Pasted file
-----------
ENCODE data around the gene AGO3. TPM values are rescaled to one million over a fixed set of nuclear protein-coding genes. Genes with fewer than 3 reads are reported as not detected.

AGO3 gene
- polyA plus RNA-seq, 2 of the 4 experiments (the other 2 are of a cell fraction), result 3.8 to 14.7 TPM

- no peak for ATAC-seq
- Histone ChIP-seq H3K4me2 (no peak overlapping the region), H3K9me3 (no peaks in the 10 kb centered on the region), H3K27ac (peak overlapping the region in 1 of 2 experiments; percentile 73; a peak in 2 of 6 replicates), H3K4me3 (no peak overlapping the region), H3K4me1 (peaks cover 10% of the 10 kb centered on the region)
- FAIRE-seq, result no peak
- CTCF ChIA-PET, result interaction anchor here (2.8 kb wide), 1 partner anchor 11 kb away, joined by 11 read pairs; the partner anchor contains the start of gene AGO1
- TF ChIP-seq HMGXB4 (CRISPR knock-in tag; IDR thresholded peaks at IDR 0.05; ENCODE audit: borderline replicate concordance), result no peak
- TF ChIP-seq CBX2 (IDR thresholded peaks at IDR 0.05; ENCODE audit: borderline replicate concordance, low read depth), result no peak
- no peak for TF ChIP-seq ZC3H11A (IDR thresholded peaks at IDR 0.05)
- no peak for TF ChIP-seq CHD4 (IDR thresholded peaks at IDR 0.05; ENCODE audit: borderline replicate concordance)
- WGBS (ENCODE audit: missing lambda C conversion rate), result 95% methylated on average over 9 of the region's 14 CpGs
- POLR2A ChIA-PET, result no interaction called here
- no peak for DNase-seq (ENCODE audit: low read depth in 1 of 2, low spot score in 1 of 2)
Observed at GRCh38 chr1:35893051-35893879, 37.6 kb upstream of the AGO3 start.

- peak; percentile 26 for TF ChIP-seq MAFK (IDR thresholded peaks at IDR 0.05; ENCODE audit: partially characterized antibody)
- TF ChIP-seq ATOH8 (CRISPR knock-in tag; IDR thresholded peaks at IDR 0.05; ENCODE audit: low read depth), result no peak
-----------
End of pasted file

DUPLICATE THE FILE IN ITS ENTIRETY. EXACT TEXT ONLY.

ENCODE data around the gene AGO3. TPM values are rescaled to one million over a fixed set of nuclear protein-coding genes. Genes with fewer than 3 reads are reported as not detected.

AGO3 gene
- polyA plus RNA-seq, 2 of the 4 experiments (the other 2 are of a cell fraction), result 3.8 to 14.7 TPM

- no peak for ATAC-seq
- Histone ChIP-seq H3K4me2 (no peak overlapping the region), H3K9me3 (no peaks in the 10 kb centered on the region), H3K27ac (peak overlapping the region in 1 of 2 experiments; percentile 73; a peak in 2 of 6 replicates), H3K4me3 (no peak overlapping the region), H3K4me1 (peaks cover 10% of the 10 kb centered on the region)
- FAIRE-seq, result no peak
- CTCF ChIA-PET, result interaction anchor here (2.8 kb wide), 1 partner anchor 11 kb away, joined by 11 read pairs; the partner anchor contains the start of gene AGO1
- TF ChIP-seq HMGXB4 (CRISPR knock-in tag; IDR thresholded peaks at IDR 0.05; ENCODE audit: borderline replicate concordance), result no peak
- TF ChIP-seq CBX2 (IDR thresholded peaks at IDR 0.05; ENCODE audit: borderline replicate concordance, low read depth), result no peak
- no peak for TF ChIP-seq ZC3H11A (IDR thresholded peaks at IDR 0.05)
- no peak for TF ChIP-seq CHD4 (IDR thresholded peaks at IDR 0.05; ENCODE audit: borderline replicate concordance)
- WGBS (ENCODE audit: missing lambda C conversion rate), result 95% methylated on average over 9 of the region's 14 CpGs
- POLR2A ChIA-PET, result no interaction called here
- no peak for DNase-seq (ENCODE audit: low read depth in 1 of 2, low spot score in 1 of 2)
Observed at GRCh38 chr1:35893051-35893879, 37.6 kb upstream of the AGO3 start.

- peak; percentile 26 for TF ChIP-seq MAFK (IDR thresholded peaks at IDR 0.05; ENCODE audit: partially characterized antibody)
- TF ChIP-seq ATOH8 (CRISPR knock-in tag; IDR thresholded peaks at IDR 0.05; ENCODE audit: low read depth), result no peak